Juneberry in its prime.
It's time for tree-followers to pick a tree. For 2016, I want to follow a juneberry—a tree with a rich store of stories and yummy fruit. But first I have to find one.
You may know juneberry as serviceberry, sarviceberry, shadbush, shadblow or some variation thereof. The US government chose Saskatoon serviceberry as the official common name for our juneberries (USDA NRCS). I prefer juneberry or sarviceberry. The scientific name is Amelanchier alnifolia.
Sarviceberries grow here in southeast Wyoming, but no specific locations came to mind. So I turned to the internet. Many herbaria (plant specimen repositories) are digitizing their holdings and putting them online, creating digital (virtual) herbaria. These are wonderful resources! I was sure I'd find herbarium records for sarviceberry in our area.
Amelanchier specimen from the Laramie Plains. Rocky Mountain Herbarium Specimen Database.
Fortunately for Wyoming botanists, the Rocky Mountain Herbarium (RM) at the University of Wyoming is in the process of digitizing. This is a truly Herculean task. The RM is the tenth largest herbarium in the US, with about 800,000 specimens. Still, they’ve made enough progress that I found 56 locations for Amelanchier in Albany County:
Juneberry collection locations in Albany County, Wyoming. These are on public land; locations on private land do not display. Rocky Mountain Herbarium Specimen Database.
Some locations are rough approximations—that’s the usual case for older collections. Early botanists didn’t bother so much with collection data. And many of these places won’t be easily accessible until the snow melts. But I found a half dozen specimens from well-described locations near roads, including three with GPS coordinates noted by the collector. I should be able to find these, hopefully in the near future.
|Juneberry in June. Black Hills, South Dakota.|
The next challenge is identification. Juneberry is easy to recognize in flower or leaf, but I don’t want to wait until May or June. So I had better hone my winter id skills—become familiar with its bark, buds, leaf scars and so forth.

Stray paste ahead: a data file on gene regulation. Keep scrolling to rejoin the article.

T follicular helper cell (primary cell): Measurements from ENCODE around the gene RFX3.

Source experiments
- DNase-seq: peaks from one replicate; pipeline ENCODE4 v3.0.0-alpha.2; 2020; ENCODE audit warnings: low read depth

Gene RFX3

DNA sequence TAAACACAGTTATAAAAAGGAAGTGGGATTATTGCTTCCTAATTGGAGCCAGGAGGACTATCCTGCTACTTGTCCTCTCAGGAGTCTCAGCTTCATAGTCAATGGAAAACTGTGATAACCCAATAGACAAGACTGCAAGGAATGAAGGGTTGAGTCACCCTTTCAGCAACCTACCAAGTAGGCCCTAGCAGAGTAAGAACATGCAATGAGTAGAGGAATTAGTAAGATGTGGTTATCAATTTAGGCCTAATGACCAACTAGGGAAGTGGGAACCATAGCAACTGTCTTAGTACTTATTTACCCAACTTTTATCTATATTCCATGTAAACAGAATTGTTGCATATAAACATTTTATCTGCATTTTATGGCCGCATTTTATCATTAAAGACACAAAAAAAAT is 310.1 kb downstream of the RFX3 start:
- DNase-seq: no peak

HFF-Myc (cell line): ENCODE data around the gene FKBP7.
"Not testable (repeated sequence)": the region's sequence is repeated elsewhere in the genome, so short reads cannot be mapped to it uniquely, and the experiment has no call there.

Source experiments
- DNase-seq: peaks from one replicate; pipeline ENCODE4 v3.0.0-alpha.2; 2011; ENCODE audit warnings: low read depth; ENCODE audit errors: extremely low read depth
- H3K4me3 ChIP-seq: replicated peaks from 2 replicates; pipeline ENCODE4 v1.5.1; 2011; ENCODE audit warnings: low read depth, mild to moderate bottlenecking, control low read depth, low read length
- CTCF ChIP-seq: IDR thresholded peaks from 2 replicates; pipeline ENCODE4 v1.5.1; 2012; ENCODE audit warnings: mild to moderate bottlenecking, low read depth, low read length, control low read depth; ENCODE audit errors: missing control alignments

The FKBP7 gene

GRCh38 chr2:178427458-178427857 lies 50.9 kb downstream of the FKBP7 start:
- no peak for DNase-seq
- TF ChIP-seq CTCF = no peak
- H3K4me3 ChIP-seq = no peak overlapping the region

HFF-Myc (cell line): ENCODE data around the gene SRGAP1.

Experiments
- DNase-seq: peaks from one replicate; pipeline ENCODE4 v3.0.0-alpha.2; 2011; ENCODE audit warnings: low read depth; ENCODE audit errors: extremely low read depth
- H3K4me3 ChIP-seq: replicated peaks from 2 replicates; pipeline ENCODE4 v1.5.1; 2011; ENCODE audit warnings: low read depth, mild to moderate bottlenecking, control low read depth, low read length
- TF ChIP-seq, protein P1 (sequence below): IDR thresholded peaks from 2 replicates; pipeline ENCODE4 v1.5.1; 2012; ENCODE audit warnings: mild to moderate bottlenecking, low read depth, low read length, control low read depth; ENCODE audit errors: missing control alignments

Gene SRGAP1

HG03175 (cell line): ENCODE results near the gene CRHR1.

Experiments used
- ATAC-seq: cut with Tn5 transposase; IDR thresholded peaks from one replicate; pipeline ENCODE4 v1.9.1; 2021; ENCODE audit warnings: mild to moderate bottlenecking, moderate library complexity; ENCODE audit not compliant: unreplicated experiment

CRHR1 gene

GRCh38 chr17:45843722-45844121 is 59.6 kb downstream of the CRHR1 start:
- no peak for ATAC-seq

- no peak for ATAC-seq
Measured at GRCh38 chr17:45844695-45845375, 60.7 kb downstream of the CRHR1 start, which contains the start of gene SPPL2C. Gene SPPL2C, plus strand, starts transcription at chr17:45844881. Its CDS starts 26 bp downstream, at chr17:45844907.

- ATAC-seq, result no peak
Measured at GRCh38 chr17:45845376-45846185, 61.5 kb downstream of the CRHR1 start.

In the University of New Hampshire’s guide to Winter Shrub Identification (Amelanchier includes shrubs and small trees), winter buds are described as “pinkish, long, tapering; bud scales overlapping and twisted at the tip.” Virginia Tech’s fact sheet says they are “about 1/2 inch long with red, imbricate scales that are hairy along the margin.” [Bud scales are small tough modified leaves that protect the bud. Not all plants have them.]
Winter buds of Amelanchier alnifolia (Oregon State Dept. of Horticulture).
Bark descriptions include “smooth, gray or brown, often with longitudinal stripes” (source), and “thin, light brown and tinged with red; smooth or shallowly fissured” (source).
Trunk of Amelanchier alnifolia, about two inches across. Black Hills.
I'm optimistic that I will find at least one juneberry patch in the next few months. Stay tuned for progress reports. They will come monthly as part of the virtual gatherings of tree followers kindly hosted by The Squirrelbasket. The upcoming one began January 7, and lasts a week. See more information and reports here.
Tree-following is always interesting and sometimes an adventure—consider joining us!
Juneberry memories, from a greener time.